Home Appraisals Explained
In this week's Real Estate Tip of the Week, I discuss why home appraisals are performed and what you as a buyer/seller should know about them. To start, a home appraisal is an unbiased estimate of a home's market value. They take place in the home buying process when a buyer uses lender/bank financing to buy a home. Since most people don't have enough money to buy a home outright, appraisals occur in almost all residential real estate transactions. Lenders require home appraisals to be conducted by a licensed Appraiser because they want to make sure the home is being bought at its market value. This is important to them because if the buyer defaults on their mortgage payments, the lender will be able to recover their money. Appraisals typically take place at the buyer's expense ($400-$600 in Northern Virgina). Licensed Appraisers determine a property's market value by evaluating recent sales of similar properties in the area and the property's current condition. The home appraisal contingency is a typical contingency in a residential sales contract. Basically, the contingency protects the buyer if the home is appraised for less than what it is being sold for. If that happens, the buyer and the seller have to come to an agreement to make up the difference. Either the buyer can put up more money, the seller can lower the sales price, or a combination of both can happen to cover the difference. If the buyer and seller can not reach an agreement, the buyer can use this contingency to cancel the purchase contract. On the flip side, if the property is appraised for more than what the sales price is, then that indicates the buyer received a good deal and has a lower LTV (Loan to Value) Ratio.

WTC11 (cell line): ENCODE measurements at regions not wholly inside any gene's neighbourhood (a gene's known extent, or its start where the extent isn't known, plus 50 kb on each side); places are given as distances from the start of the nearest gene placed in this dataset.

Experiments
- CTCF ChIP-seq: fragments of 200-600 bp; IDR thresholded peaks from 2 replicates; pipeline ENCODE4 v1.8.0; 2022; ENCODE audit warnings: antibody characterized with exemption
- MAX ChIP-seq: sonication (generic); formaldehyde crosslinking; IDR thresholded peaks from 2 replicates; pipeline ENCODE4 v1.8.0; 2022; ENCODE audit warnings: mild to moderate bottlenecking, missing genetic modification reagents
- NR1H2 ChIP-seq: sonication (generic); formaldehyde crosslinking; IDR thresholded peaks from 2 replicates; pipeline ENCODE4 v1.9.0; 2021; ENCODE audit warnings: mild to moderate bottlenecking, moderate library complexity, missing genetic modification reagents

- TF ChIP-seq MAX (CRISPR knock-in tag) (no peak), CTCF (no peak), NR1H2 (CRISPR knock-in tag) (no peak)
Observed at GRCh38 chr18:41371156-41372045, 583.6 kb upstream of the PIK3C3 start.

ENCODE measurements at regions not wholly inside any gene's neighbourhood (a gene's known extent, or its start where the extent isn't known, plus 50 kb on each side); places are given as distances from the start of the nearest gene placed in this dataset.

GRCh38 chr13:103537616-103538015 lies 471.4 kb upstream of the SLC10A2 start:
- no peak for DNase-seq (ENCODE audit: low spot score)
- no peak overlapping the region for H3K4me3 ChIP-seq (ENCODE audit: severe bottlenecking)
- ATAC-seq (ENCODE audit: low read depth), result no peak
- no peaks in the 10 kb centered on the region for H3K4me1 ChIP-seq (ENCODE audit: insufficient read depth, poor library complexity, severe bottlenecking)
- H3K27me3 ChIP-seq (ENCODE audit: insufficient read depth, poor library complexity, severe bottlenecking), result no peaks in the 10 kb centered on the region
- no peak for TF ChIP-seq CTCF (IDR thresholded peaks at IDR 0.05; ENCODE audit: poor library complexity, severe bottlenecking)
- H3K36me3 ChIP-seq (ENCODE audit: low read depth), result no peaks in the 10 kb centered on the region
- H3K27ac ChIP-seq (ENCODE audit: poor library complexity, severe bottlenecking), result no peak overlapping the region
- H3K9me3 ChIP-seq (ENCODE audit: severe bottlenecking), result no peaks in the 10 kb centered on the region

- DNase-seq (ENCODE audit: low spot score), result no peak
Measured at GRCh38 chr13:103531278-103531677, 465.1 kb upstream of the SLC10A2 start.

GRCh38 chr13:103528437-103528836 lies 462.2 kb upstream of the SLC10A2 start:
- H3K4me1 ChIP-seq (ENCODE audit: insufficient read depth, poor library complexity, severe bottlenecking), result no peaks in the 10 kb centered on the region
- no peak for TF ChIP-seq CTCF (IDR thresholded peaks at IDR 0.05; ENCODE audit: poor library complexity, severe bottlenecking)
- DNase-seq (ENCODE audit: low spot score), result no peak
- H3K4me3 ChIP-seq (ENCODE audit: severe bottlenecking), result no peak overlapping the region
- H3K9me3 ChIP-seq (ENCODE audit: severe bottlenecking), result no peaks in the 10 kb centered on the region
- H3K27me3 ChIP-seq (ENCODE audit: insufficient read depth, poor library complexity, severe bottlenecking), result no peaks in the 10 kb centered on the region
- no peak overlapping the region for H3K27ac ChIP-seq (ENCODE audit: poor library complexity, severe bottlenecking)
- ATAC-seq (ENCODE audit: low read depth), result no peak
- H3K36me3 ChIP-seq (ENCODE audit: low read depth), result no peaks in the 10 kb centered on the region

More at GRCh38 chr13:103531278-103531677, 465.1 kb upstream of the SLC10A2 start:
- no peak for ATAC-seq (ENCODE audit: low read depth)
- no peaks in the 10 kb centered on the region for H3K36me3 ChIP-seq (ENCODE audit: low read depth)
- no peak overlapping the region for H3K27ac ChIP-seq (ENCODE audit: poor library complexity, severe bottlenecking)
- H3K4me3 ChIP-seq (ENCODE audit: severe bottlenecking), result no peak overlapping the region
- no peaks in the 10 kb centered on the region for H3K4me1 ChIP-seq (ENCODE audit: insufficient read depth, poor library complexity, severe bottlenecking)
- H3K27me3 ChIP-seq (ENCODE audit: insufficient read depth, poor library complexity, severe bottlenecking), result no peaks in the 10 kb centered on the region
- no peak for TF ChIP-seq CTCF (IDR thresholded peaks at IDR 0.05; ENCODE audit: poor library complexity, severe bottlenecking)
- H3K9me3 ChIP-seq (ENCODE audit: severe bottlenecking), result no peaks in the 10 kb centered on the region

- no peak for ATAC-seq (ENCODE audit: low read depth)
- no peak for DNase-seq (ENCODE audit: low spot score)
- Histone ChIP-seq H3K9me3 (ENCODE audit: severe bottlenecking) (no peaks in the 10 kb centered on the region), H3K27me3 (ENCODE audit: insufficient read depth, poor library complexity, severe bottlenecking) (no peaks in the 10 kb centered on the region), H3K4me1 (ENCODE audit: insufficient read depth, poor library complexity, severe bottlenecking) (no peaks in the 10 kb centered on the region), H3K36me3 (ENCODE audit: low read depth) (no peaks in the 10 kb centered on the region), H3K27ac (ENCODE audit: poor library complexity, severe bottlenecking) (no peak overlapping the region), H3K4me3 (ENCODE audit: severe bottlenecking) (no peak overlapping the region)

For example, if a buyer puts $40,000 down to buy a $200,000 house, the LTV Ratio would be 80% ($160,000 loan / $200,000 house = 80%). If the house was then appraised for $180,000, the LTV Ratio would be 89% ($160,000 loan / $180,000 = 89%). Therefore, the buyer and seller would have to come up with $16,000 to bring the LTV Ratio back down to 80% ($144,000 / $180,000 = 80%). This difference has to be made up because the lender's loan to the buyer is based on the original LTV Ratio.
Finally, I want to add that the buyer's lender is very important when it comes to the home appraisal. The lender typically picks the Appraiser and that can have a huge impact on the appraised price. Larger banks can choose an Appraiser who is unfamiliar with the area and therefore, might not appraise the home for its true market value. An Appraiser from Bethesda, probably won't be as accurate as an Appraiser from Arlington when appraising an Arlington home. Thus, it is very important to choose a lender that you can trust and one that works with local professionals. It will save you the hassle and stress of a transaction that never reaches settlement.